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Global astronomy gathering to take place in Cape Town

Simnikiwe Mzekandaba
By Simnikiwe Mzekandaba, IT in government editor
Johannesburg, 08 Jul 2024
The International Astronomical Union General Assembly will for the first time be hosted on African soil.
The International Astronomical Union General Assembly will for the first time be hosted on African soil.

As joint host of the Square Kilometre Array (SKA) telescope project, SA will stage this year’s 32nd International Astronomical Union (IAU) General Assembly in Cape Town.

This will mark the first time a conference for the international astronomy community takes place on the African continent, says the Department of Science and Innovation (DSI).

The hybrid event, hosted by the National Research Foundation (NRF) and supported by the DSI, is scheduled to take place from 6 to 15 August.

According to the DSI, the gathering is expected to bring together over 2 000 international astronomers to address key topics in contemporary astronomy and assess the latest scientific progress in several specialised areas.

Taking place every three years, the IAU General Assembly aims to advance the astronomical sciences through international collaboration.

This year’s event – led by the African Astronomical Society – will celebrate the continent’s astronomical heritage and commitment to advancing the field, reveals the department.

It will include over 2 000 presentations scheduled across more than 300 sessions. In addition, it will feature six symposia and 12 multi-session focus meetings.

“Alongside international scientific impact, this meeting will have a societal impact that goes beyond national barriers in a continent-wide celebration of astronomy – Africa Astro Month. Learners, scientists, students and members of the public will be brought together for knowledge exchange and inspiration,” says the DSI.

South Africa has, over the years, made inroads in astronomy development and astronomy-related activities, heralding large science projects like the SKA and the MeerKAT radio telescope.

The SKA will be the largest radio telescope ever built and will produce science that changes our understanding of the universe.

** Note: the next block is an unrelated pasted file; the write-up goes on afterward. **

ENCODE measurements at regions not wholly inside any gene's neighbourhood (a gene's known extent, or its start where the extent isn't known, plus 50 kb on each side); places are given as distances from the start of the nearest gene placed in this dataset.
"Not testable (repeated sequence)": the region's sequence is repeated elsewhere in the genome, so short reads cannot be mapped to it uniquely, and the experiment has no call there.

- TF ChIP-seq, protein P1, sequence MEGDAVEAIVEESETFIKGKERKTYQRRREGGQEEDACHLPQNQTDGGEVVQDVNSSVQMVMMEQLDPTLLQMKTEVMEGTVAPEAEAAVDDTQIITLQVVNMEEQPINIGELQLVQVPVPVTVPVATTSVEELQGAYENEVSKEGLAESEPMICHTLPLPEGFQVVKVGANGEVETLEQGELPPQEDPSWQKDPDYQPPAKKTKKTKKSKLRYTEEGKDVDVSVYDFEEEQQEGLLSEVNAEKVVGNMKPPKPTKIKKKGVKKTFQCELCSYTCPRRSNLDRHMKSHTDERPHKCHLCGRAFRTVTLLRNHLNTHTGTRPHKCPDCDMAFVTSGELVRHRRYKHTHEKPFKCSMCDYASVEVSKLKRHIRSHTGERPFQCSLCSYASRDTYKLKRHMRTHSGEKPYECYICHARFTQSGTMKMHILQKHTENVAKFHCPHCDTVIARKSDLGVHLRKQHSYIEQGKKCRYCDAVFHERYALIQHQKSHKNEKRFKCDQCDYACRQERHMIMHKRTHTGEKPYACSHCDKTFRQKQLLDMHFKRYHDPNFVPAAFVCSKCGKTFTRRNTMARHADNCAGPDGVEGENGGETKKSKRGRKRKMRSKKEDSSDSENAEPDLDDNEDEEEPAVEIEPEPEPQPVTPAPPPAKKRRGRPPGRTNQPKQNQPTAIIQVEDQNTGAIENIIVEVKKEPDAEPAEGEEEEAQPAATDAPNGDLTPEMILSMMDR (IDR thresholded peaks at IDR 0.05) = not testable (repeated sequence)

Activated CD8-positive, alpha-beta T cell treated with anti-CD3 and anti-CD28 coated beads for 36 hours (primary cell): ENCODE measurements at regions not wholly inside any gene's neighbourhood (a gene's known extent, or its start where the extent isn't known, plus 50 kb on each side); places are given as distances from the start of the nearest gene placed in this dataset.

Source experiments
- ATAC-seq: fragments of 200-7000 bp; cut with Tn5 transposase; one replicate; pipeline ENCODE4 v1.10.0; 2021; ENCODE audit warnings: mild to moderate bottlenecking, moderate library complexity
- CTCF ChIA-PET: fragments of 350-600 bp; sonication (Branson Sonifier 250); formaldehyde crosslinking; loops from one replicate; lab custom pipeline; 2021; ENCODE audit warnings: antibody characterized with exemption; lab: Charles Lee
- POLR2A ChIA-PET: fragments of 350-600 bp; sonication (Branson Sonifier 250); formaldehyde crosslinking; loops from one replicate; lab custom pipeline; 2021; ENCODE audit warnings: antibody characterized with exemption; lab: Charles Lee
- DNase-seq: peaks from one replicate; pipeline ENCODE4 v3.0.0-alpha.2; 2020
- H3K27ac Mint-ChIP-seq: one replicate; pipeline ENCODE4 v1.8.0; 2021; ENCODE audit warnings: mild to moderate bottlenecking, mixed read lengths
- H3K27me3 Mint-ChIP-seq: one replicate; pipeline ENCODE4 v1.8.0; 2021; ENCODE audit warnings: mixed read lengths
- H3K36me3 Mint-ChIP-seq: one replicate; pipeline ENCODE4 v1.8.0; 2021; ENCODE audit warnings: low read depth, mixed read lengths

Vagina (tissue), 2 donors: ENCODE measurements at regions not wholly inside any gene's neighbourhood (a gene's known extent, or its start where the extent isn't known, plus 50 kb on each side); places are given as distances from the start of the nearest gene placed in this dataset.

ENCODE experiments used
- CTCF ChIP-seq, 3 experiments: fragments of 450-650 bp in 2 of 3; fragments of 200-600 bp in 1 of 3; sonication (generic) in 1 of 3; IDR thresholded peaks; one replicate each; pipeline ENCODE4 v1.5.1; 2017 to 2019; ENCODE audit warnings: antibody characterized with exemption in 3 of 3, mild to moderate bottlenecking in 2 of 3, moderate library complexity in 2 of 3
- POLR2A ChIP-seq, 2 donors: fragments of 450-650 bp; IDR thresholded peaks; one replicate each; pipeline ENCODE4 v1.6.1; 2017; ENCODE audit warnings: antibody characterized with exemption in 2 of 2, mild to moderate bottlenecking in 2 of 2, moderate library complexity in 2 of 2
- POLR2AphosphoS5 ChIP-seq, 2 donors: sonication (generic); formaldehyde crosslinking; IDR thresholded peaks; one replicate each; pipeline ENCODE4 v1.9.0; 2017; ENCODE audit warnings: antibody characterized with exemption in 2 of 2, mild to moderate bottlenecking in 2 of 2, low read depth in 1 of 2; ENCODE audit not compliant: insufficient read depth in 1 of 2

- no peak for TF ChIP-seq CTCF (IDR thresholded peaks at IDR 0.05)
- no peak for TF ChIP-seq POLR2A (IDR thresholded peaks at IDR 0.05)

MeerKAT, originally the Karoo Array Telescope, is a radio telescope inaugurated in 2018, consisting of 64 radio dishes that are 13.5m in diameter and spread over an area of 8km in the Northern Cape. It is the most sensitive telescope of its kind in the world and is a precursor to the SKA radio telescope, to be built in SA and Australia.

Earlier this year, the MeerKAT telescope helped a group of international astronomers to discover 49 new galaxies, in less than three hours.

The observations were made possible by the Inter-University Institute for Data Intensive Astronomy, a partnership of three South African universities: University of Cape Town, University of the Western Cape and University of Pretoria.

The SKA precursor telescope has made several ground-breaking discoveries over the years. In December 2021, an international team of astronomers utilised the radio telescope to discover a mysterious chain of hydrogen gas clouds the size of a massive galaxy.

In June 2021, the telescope produced a striking image showing a combination of cosmic features never before seen, revealing unexpected details of the inner workings of enormous radio galaxies.

In April 2020, an international team of astronomers uncovered unusual features in the radio galaxy ESO 137-006 using MeerKAT data.

The DSI says during the IAU General Assembly, there will be limited opportunities for media to visit key astronomy sites, including the South African Astronomical Observatory (SAAO) and Southern African Large Telescope in Sutherland, Northern Cape, and the South African Radio Astronomy Observatory (SARAO), MeerKAT and SKA mid-site in Carnarvon, Northern Cape.

SAAO and SARAO are entities of NRF, and are the key agencies involved in the country’s astronomy-related activities, including the SKA radio telescope.

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